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what does marriage mean?

Last Saturday, I attended my friend’s wedding.

I’m friends with her new husband. I like him, too. She looked beautiful, of course. Brides always do. I thought, would I like to be that beauty, some day?

She told me that she wanted a big, elaborate wedding because she didn’t get it for herself the first time. She wanted something different, which made sense. I asked her if she thought it would be different, after. She just shrugged. It doesn’t really change anything, she said.

She looked beautiful the day of– surrounded by family and friends from around the world. A magician created a literal magic that infused the celebrations. We celebrated till near sunrise; flitting from bar to bar; dancing our little hearts out’ and, finally eating tacos at a place that also happened to be a famous strip club, because, why not?

I am supposed to want marriage.

As a woman, and almost more so as a queer woman. (“What do I want? What everyone wants. To get married.”— Jenny’s Wedding) But I don’t.

I loved the wedding. The camaraderie among so many friends I knew and got to know. The music, the flair. I knew my friend loved it, too, though she didn’t get married purely for the wedding. But perhaps she did it for no reason but to bring friends and family together?

My other good friend, incidentally, served as maid of honor. She is unmarried. Like my partner and I, she and her partner have kids (who adore me! and I cherish that innocent love). Like me, they aren’t her biological children, but they are her family. Unlike me, she is their only mother. “Why do I need marriage,” she queries. “My commitment to my partner is no less.”

Besides, people already call my partner my “husband.”

It doesn’t help that we’ve been together forever and he’s my only primary relationship. I’ve had him called my husband, my fiancé, more times than I care to recall. Sometimes it feels nice, I’ll admit. Other times, I’m annoyed at the assumption that we need to be married to be important to each other.

Might I in the future? I don’t know. My own married friends tell me it’s not important. They don’t crave marriage for themselves– it’s not a consuming passion, but a “nice to have.” They don’t care what I do. They won’t treat me or my relationships any differently.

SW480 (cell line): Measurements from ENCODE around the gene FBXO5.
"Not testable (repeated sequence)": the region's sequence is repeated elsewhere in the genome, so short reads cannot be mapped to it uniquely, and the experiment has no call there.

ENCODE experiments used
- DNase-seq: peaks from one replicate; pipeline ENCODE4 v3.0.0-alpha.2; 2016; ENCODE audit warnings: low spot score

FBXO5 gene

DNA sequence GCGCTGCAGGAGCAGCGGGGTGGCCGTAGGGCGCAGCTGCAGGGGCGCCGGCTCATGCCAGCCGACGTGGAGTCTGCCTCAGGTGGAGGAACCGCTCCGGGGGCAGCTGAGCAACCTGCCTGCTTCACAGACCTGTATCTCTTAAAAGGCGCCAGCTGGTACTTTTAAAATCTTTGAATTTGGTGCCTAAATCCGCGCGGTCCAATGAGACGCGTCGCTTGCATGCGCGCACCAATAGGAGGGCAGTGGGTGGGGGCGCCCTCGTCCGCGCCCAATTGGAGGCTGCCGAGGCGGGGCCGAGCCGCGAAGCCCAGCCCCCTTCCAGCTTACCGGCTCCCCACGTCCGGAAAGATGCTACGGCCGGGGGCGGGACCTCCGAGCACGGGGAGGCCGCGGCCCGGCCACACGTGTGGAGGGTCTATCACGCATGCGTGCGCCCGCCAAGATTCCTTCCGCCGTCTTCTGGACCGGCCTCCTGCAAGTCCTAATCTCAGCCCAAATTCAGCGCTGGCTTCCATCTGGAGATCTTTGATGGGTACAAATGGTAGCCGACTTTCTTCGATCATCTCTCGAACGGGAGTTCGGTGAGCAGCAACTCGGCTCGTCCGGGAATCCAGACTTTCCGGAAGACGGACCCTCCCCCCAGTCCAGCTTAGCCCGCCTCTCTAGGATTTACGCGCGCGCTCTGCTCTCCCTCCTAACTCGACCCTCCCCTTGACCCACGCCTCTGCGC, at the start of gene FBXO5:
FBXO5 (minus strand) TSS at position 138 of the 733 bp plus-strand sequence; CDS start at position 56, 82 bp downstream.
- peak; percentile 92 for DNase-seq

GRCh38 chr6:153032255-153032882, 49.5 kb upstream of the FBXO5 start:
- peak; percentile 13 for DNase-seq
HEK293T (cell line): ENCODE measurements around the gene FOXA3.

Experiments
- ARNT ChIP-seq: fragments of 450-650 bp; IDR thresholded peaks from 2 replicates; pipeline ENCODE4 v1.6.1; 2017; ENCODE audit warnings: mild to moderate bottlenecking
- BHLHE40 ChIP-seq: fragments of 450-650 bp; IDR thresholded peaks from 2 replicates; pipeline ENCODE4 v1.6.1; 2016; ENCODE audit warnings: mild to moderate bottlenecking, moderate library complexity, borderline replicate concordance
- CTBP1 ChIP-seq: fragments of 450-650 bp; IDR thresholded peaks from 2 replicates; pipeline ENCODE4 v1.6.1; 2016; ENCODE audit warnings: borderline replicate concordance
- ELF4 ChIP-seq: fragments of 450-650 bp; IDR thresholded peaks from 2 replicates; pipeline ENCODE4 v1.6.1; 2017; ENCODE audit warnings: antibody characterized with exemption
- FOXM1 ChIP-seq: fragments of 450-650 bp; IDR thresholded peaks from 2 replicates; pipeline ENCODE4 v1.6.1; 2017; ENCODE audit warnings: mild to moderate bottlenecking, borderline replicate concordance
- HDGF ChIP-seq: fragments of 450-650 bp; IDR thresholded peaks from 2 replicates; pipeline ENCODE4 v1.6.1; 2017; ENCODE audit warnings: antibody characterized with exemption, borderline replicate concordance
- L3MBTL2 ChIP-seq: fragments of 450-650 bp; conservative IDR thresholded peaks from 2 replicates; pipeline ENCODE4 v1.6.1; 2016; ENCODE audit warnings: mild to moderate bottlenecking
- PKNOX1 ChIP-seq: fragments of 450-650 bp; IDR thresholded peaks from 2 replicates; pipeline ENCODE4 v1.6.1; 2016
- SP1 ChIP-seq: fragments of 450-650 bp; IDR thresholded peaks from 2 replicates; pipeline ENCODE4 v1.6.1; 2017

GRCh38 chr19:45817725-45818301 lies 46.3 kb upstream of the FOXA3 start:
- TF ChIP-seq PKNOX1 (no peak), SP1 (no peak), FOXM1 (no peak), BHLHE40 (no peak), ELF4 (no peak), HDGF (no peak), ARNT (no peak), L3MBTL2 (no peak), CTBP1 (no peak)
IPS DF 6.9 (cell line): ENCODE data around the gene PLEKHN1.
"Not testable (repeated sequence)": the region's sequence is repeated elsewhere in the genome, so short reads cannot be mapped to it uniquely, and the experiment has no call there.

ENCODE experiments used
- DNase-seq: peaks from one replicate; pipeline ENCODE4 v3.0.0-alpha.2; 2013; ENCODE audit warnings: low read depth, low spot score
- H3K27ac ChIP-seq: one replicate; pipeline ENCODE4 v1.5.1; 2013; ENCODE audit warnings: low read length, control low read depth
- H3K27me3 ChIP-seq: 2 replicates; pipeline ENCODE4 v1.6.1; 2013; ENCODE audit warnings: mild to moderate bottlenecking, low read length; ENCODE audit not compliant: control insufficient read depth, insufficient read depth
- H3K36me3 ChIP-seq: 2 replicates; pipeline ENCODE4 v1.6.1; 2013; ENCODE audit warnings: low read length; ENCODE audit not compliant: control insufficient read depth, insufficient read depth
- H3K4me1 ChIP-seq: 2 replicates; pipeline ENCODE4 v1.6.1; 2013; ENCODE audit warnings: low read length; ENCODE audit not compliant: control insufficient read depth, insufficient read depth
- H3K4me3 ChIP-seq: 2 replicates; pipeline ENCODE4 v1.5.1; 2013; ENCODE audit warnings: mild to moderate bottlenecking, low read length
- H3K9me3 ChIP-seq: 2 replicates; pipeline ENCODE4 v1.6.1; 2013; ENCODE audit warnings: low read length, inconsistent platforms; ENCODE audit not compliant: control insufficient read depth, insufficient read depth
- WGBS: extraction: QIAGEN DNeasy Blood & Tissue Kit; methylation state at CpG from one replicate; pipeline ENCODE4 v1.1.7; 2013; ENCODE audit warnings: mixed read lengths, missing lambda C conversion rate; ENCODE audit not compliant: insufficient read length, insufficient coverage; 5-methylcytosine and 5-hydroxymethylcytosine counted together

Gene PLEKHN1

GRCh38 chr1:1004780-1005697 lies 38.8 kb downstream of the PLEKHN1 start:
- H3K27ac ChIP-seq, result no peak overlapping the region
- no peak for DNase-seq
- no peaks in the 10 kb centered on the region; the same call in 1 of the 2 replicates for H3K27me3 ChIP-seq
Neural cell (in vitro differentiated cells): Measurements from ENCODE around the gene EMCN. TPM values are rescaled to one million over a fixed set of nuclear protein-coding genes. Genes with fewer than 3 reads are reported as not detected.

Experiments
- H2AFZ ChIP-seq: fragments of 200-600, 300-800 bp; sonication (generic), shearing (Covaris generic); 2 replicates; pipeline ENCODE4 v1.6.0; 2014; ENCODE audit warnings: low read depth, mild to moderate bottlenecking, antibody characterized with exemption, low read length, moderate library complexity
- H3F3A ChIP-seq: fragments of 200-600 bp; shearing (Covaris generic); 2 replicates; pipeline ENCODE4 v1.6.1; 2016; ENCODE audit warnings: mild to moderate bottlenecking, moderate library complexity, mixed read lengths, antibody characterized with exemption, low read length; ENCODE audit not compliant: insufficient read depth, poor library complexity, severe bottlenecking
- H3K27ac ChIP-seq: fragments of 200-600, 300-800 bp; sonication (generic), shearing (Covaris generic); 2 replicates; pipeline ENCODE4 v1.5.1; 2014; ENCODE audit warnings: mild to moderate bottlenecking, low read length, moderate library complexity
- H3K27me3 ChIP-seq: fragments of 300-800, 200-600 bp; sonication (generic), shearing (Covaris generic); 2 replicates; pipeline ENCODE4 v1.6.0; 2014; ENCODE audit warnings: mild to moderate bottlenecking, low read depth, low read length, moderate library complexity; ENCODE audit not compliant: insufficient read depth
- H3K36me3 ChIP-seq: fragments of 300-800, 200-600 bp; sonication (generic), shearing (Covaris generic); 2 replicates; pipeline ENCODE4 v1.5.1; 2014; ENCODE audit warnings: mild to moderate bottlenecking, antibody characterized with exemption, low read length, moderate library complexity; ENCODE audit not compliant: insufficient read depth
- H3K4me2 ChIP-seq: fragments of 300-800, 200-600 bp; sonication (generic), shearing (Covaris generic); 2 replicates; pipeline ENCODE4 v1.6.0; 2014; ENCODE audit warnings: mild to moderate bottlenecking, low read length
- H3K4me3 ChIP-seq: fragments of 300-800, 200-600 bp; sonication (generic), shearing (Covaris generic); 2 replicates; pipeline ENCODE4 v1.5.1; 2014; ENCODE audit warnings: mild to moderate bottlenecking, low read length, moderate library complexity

My munchkins already tell me I’m family. Any of them would be happy for me, whatever I chose, but they are all perfectly happy with me as it stands.

I imagine getting married to M, or to a future love.

He’d show up to my wedding and all three of us would celebrate, intimately, later that evening. I’d have the dress, the hor’devours– but most importantly, I’d have the love of two of the most amazing people.

I’ll have that love with or without the flowy, white dress, champagne toast, vows– and legal piece of paper.

Or maybe I’ll just do it all- the flowing dress, champagne, and cake– sans the piece of paper.

….could I just have the wedding and not the marriage?

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the existential threat of a kinky, flirty, polyamorous mastermind unicorn

I’d been flirting, on and off, with this friend, who advertised themselves as a dominant.

Mostly off by this point in time, due to a lack of consistent communication. Supposed to hang out for drinks, but excuses kept turning up.

Until they messaged me for the final time, it turned out. The message contained quite a lengthy explanation. Long enough I had to scroll to read the entire thing. They had acquired a monogamous partner. Out of respect for their love for the person (that supposedly they had met less than a month ago), they could no longer communicate with me in any way. I felt a bit taken aback, but, I’m not great with being friends with folk in mono relationships. I started to compose a reply back—

— and blocked? Seriously?

I didn’t realize my powers had grown to the point where I could disrupt a happily monogamous relationship purely virtually.

I wanted to be indignant over it, or at the very least perturbed. Except I told my partner about the whole incident and he started laughing so hard, his eyes teared up. So I started giggling at the absurdity of the situation, too.

It isn’t like this was the first time this had happened.

I’m clearly a devastating model type with high cheekbones, shimmering hair, and legs to die for. With a wake of crushed souls trailing me. Or so you might think.

A friend’s husband messaged me on LinkedIn. He said we should connect and he wanted to steal me away to Paris. The land of love. City of love. Whatever. I had met him precisely once. I should have dropped him immediately, but I thought he was kidding. I mean, who messages junk like that and means it? I ignored it. Sent him a message later on a different subject. I never heard from him until he finally said his wife had seen the message and “forbade” him to ever speak to me. I guess that makes sense. I’m quite tempting to the unsuspecting vanilla person wandering across my path. I might have accepted his LinkedIn request.

A seemingly confident wife asked for an open marriage. I felt safe. Six months later, she promptly proceeded to accuse her hubby of starting a decade-long affair with me and conspiring to move me across the world to ruin their marriage. I did the mental math; that would have made me 14 at the start of our “affair.” Some of us killer unicorns start young.

Most of the time it was something small.

I didn’t think much of it.  Friends got married, then, like clockwork, I was cut out of their life. I can’t be sure whether these were kills or just unrelated incidents – friendships end all the time.

Still, this kept happening to me to the point where I decided to maybe not invest too much in friends I suspected might be the marrying kind. Other friends would politely maneuver their significant others away from me, avoiding a more deadly outcome.

Ah, the troubles of a unicorn in a modern world!  I haven’t yet pinpointed exactly what they think the threat is…but in the meantime, you just gotta laugh.

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value of friendship, the

“She’s just a friend.”